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Watership Drown! Pampered rabbit has water therapy to cure her arthritisHeidi, a giant continental rabbit, has twice-weekly sessions to help arthritisOwner pays 30 a session in the 4ft-deep hydrotherapy poolLives with two other rabbits in a 3,000 converted garage
The pad is complete with sofas, air conditioning and carpet
00:36 GMT, 6 March 2013
07:54 GMT, 6 March 2013
She doesn’t like getting those floppy ears wet. And there’s no way she’ll be trying the doggie paddle.
But it seems you can lead a rabbit to water and, with the help of a bright orange buoyancy aid, make her swim.
Heidi, a giant continental rabbit, has taken to her new exercise regime like a duck to water.
Her owner, Amanda Williams, hopes the twice-weekly swimming sessions will help cure her four-year-old pet’s arthritis.
Heidi, a giant continental rabbit, has taken to her new exercise regime to help ease her arthritis like a duck to water
Miss Williams, 44, pays 30 a session for Heidi to swim in the 4ft-deep hydrotherapy pool.
Staff strap the rabbit into an adjustable buoyancy vest designed for small dogs and pin back her ears with a hair band.
She is then placed in the heated water where she paddles up and down for about seven minutes at a time before being dried off with a towel.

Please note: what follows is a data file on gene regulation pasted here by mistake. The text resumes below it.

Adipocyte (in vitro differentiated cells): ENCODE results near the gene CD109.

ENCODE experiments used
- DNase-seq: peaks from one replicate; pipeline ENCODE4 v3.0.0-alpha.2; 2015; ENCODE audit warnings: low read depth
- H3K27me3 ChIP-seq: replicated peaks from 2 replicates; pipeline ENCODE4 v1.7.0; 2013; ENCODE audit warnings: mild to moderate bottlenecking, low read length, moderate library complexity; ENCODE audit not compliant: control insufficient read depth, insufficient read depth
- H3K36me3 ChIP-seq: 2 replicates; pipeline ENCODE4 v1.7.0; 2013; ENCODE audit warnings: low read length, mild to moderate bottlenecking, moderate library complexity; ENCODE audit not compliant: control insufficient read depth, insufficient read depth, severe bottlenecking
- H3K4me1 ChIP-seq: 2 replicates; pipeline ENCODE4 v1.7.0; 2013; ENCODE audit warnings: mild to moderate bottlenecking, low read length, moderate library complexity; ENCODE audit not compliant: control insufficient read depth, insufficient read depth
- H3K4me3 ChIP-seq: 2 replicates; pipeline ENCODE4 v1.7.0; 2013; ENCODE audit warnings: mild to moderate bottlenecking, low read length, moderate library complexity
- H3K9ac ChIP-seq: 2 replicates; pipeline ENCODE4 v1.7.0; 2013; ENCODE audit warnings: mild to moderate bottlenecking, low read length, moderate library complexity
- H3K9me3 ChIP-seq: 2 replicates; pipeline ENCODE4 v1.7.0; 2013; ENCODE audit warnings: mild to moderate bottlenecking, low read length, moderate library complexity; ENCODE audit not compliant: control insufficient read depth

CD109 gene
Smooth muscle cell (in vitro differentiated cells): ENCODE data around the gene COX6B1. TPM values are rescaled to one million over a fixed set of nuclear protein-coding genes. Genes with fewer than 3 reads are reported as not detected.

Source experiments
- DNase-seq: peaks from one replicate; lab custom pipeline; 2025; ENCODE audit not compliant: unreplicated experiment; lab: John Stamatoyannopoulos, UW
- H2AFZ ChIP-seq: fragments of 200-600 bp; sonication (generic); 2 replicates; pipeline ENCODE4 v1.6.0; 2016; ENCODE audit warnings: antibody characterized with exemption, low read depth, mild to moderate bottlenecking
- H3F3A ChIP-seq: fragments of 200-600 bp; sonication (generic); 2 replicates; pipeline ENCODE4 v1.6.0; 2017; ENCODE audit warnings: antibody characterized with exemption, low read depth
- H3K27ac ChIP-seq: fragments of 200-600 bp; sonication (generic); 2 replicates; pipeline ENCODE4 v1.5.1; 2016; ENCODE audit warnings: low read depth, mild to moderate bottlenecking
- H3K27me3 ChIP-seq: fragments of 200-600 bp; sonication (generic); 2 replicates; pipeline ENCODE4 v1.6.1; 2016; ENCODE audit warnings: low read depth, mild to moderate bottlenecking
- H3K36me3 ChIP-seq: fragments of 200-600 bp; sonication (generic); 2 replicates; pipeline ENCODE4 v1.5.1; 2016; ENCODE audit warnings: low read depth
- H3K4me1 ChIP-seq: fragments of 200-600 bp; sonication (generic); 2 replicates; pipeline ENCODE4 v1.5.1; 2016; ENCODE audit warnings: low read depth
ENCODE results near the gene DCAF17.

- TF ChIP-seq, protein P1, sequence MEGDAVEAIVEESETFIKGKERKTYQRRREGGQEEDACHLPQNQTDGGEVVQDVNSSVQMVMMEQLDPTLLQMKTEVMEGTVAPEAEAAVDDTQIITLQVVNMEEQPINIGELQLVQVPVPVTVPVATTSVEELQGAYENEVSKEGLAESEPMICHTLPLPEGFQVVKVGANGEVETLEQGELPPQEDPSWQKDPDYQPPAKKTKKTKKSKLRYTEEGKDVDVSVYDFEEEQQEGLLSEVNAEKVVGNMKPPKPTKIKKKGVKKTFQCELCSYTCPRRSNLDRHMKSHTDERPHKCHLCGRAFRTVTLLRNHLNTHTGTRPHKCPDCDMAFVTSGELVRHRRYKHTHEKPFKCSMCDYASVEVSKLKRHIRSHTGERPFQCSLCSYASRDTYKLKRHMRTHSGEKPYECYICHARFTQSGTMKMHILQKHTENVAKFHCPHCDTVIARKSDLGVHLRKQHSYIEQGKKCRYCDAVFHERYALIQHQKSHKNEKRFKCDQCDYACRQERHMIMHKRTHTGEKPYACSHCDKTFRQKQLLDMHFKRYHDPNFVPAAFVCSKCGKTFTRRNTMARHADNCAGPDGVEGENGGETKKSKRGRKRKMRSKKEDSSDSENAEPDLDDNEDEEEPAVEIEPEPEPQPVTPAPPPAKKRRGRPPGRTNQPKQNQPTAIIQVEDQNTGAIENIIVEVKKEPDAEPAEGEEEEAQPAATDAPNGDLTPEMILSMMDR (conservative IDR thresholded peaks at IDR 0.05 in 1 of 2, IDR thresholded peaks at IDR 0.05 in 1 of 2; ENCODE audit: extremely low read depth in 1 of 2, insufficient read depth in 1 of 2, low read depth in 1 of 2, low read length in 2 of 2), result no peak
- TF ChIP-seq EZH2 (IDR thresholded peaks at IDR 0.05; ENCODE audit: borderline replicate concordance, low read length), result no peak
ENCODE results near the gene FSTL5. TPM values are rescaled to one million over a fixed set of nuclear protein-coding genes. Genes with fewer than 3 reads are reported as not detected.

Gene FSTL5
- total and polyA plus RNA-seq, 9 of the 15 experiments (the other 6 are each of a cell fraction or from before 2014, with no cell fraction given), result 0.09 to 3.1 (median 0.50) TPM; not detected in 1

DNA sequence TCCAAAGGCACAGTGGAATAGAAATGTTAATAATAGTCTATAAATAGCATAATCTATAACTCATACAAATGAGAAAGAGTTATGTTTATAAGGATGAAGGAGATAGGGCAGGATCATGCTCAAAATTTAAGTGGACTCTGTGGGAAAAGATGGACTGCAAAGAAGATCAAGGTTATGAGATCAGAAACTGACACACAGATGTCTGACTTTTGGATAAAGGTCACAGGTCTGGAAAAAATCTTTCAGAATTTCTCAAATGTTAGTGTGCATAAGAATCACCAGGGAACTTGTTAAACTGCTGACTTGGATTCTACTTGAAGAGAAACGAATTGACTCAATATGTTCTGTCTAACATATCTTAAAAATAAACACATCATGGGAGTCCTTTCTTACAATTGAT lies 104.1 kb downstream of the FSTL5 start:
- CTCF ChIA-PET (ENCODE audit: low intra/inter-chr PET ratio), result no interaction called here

Heidi, who measures 3ft 2in from nose to tail and weighs a hefty 15lb, lives with two other rabbits in a 3,000 converted garage complete with sofas, air conditioning and carpet.
Heidi, who measures 3ft 2in from nose to tail and weighs a hefty 15lb, lives with two other rabbits in a 3,000 converted garage complete with sofas, air conditioning and carpet
She has been diagnosed with arthritis in her hips and knees and spondylosis in her neck. ‘Over Christmas Heidi just stopped moving so I took her to the vet,’ said Miss Williams, an air traffic controller from Christchurch, Dorset.
‘He said we should try hydrotherapy, even though he had never seen it used with rabbits before. It is more usually used for horses and dogs. None of us thought she would tolerate one minute in the water but in her first session she took to it very quickly. She leapt off the platform into the pool.
‘As soon as she hit the water she just instinctively started paddling. It was obvious at first she had a problem with the water going into her ears so we tied them back with a scrunchie.
‘Her whole gait and posture is much better and she is moving around much more freely. She is now a much happier rabbit.’
Linda Prove, who owns the hydrotherapy pool in Milford on Sea, Hampshire, has never treated a rabbit before. But she is thrilled with the results.
‘Heidi is much more confident now and buzzing around the house and garden,’ she said. ‘It has worked wonders for her confidence.’
In total each session the hydrotherapy team spend with Heidi lasts 45 minutes, of which the rabbit will be in the pool for about seven minutes.
Continental giant rabbits live on average for about six and cost roughly 150 pounds each.
Miss Williams, who has two other continental giant rabbits called Herman and Greta, said the size of the animals means they cost her around 250 a month in food and bedding.